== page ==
Harry Potter & The Goblet of Fire

During the closing scenes of this film, Lord Voldemort is reborn. It’s the turning point of the whole saga — the point at which it stops being all about Harry and his little adventures and becomes about stopping this great evil from regaining power. As I sat in the cinema, surrounded by hushed teenagers and frightened children, and saw Voldemort’s form regrow itself from darkness and pain, I looked upon this evil creature’s face and thought “Voldemort’s got no nose. How does he smell? Terrible!”, and it was then I began to suspect that I wasn’t really getting into the spirit of things.

So, here we are again. It’s beginning to seem to me that every other post on this site is concerned with The Magic of Harry Potter, but as the next book — which sources assure me will be approximately 800 pages long, contain no plot whatsoever and will largely just feature Harry sat in his room listening to The Cure — isn’t likely to be out for a couple of years at least, I’d say that after this, we’ll be safe for a while.

As I said, this story features a major turning point in the saga, and it represents the point in the books at which Rowling stopped being reined in by a competent editor and began to churn out 600-page books that were mostly about teenagers kissing one another. The Goblet of Fire was a bridge between the first three novels — short, to the point, nice light reading — and the following fifth and sixth novels — bloated, devoid of plot, felt like punishment. It’s a bridge because, although it has the unweildy girth of the latter novels, it at least pads itself out with story and not hormones.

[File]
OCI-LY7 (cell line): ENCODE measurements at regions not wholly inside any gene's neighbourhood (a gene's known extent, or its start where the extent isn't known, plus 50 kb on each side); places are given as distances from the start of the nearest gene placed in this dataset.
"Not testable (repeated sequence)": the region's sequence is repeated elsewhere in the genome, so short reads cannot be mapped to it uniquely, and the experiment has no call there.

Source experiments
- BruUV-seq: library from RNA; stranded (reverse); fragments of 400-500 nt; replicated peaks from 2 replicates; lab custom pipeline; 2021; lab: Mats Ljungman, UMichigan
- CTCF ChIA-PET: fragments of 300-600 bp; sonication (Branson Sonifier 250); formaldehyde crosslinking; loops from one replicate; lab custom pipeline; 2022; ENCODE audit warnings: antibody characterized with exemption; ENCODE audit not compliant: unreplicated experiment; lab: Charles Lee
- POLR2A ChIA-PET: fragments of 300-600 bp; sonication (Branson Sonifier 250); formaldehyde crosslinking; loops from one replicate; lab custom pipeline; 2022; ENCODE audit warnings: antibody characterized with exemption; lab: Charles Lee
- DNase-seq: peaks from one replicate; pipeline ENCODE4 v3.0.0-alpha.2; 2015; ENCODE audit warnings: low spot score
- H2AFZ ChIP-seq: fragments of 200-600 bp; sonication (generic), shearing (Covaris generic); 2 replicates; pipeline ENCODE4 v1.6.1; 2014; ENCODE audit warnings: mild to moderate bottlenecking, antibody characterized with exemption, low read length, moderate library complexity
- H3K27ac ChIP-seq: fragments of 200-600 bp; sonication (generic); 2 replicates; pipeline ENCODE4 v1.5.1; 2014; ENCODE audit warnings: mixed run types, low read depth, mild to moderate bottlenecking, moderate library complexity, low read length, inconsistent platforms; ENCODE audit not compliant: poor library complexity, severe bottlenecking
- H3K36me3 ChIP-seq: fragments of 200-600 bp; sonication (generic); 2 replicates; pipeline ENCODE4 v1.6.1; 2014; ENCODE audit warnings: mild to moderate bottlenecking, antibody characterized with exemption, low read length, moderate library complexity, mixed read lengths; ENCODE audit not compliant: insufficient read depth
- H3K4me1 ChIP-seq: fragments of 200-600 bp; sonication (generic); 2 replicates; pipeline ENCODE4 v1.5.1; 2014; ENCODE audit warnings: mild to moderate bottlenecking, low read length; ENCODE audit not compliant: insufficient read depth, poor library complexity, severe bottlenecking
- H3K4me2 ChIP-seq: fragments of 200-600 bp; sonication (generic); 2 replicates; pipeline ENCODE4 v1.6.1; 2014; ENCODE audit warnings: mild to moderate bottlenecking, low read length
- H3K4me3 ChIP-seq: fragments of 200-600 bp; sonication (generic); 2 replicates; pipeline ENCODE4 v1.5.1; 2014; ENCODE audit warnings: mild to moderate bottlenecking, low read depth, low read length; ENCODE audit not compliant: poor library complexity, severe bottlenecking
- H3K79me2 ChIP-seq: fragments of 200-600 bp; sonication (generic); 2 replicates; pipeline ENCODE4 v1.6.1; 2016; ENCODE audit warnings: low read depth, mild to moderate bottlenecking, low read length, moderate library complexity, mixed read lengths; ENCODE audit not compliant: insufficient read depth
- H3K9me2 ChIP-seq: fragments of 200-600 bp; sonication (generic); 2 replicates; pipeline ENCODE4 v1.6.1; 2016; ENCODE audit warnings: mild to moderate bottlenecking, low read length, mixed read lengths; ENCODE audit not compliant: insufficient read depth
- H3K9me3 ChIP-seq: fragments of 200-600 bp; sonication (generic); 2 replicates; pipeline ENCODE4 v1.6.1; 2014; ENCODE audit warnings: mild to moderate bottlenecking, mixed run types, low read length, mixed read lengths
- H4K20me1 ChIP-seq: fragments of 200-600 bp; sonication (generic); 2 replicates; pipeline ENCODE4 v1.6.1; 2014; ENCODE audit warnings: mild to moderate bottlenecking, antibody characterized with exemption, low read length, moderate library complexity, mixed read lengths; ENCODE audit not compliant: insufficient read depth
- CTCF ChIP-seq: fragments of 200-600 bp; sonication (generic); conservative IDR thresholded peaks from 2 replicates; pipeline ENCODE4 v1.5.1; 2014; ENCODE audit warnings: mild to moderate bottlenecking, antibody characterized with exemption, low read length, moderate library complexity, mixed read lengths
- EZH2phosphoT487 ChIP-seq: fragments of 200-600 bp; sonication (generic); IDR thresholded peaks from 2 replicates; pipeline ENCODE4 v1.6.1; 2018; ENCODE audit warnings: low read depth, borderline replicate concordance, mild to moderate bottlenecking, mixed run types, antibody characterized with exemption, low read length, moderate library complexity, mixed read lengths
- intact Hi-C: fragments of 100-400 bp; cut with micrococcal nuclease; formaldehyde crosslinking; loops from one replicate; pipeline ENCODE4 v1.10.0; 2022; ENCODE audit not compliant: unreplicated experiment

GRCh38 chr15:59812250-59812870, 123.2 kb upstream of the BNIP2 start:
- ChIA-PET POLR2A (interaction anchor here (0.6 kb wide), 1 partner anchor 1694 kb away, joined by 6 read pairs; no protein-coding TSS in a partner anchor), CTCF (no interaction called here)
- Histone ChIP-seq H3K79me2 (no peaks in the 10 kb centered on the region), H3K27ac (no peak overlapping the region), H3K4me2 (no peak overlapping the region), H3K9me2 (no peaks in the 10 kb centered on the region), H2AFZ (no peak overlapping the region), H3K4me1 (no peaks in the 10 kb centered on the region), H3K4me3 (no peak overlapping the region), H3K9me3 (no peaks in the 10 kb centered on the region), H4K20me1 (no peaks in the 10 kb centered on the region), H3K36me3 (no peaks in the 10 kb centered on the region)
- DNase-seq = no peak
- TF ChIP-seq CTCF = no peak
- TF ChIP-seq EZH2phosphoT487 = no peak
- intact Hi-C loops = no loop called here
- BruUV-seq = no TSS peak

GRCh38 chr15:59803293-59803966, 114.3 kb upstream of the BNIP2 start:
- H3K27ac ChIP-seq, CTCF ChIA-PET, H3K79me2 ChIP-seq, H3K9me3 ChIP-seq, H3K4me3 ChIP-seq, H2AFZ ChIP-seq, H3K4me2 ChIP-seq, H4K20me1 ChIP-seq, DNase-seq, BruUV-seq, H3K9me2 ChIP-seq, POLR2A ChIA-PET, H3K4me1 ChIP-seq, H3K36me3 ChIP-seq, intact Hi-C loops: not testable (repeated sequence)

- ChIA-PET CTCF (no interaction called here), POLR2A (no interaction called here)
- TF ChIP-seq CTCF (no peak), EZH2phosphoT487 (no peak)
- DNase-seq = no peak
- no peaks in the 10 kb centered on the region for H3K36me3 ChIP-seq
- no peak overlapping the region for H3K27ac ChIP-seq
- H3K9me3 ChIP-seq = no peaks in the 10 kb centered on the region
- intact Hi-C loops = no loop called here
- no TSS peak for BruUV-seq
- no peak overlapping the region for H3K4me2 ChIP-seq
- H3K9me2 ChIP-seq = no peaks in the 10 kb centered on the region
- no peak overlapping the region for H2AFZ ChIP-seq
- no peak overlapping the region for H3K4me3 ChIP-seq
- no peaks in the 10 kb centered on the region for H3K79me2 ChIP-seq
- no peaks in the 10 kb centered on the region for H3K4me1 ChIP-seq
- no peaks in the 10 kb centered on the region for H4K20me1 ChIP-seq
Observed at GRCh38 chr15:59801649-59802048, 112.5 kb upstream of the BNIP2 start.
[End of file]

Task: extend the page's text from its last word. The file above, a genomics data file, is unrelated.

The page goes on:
The devils are inside the walls.

The film is not bad. Directed by Mike Newell (Four Weddings and a Funeral, Donnie Brasco, Mona Lisa Smile) it is neither flat and leaden like the first two efforts by Christopher Columbus, nor as gothic as Alfonso Cuarón’s Prisoner of Azkaban. It’s not bad. It’s not great, either. It’s…inoffensive. The story holds together well, given how much material had to be cut out, though sometimes it feels as if we’re missing out — particularly at the beginning, when the Quidditch match is given a huge set up and then jumps straight to the post-match celebrations.

The acting is, you know, fine. The tradition of employing every British actor in minor roles continues; Eric Sykes appears briefly as the Riddle estate groundskeeper, Miranda Richardson does well as Rita Skeeter, and David Tennant shows up as Barty Crouch Jnr. This is because David Tennant is now contractually obliged to star in everything. Brendan Gleeson stands out as Mad-Eye Moody, but God, Brendan Gleeson is always good.

I’m struggling a bit, I’m afraid. I enjoyed watching this. It made me laugh at times, it made me jump at others…I suppose it did exactly what it set out to do. Looking back at it, I can’t pick out anything in particular that irritated or annoyed me…I suppose Emma Watson was a bit pointless…the character of Malfoy was sidelined further, despite his later importance…I’m not sure why such a complicated plot was needed to get Harry to the graveyard when presumably all that was required was for someone to just hand an object to him. The closing scene felt all wrong — an attempt to pin a vaguely-happy ending on to an unhappy story.

The problem is, looking back, I can’t pick out anything in particular that was memorable either. There was the fight with the dragon, which was well done but brief…there was the the graveyard scene with No-Nose which was, you know, adequate, but I’m sure when I read it in the book it had a lot more gravitas.

So. It was alright. A pleasant way of spending a cold November afternoon, but nothing more.